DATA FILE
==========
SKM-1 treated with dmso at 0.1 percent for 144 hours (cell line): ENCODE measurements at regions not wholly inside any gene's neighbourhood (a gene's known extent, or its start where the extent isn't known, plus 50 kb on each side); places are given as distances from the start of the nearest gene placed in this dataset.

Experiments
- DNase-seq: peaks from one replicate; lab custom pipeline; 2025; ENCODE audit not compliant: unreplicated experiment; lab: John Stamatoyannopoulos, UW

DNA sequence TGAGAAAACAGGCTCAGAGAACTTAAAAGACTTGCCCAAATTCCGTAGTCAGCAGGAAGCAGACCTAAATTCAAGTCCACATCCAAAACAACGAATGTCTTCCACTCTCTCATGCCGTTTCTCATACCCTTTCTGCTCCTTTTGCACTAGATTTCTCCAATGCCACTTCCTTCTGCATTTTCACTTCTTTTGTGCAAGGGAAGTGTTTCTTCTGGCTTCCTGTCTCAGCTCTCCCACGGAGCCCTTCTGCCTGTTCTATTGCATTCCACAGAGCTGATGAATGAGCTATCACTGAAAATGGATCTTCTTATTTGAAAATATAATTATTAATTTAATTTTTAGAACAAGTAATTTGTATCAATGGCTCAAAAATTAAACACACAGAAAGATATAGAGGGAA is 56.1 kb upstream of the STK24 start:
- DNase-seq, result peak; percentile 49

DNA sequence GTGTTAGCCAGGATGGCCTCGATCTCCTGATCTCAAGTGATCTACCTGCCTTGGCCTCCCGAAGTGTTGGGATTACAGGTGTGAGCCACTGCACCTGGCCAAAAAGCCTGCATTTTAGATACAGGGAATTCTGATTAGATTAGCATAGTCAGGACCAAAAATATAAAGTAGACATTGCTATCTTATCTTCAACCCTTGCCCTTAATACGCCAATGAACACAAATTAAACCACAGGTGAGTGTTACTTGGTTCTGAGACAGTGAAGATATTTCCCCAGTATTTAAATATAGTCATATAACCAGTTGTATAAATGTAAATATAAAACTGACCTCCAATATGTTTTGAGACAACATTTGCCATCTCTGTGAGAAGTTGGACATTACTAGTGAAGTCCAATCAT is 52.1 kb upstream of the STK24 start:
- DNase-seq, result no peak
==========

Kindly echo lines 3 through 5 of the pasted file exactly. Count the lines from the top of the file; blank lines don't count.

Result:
- DNase-seq: peaks from one replicate; lab custom pipeline; 2025; ENCODE audit not compliant: unreplicated experiment; lab: John Stamatoyannopoulos, UW

DNA sequence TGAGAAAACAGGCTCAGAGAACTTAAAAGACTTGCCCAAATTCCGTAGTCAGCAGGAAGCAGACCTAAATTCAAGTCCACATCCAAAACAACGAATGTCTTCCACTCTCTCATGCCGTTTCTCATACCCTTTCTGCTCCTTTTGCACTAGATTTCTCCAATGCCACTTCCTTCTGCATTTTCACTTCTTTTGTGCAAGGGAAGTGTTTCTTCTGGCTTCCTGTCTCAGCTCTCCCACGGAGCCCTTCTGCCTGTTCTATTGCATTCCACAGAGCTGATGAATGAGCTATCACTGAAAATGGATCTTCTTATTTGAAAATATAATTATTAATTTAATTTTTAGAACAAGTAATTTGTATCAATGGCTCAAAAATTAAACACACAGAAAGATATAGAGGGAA is 56.1 kb upstream of the STK24 start:
- DNase-seq, result peak; percentile 49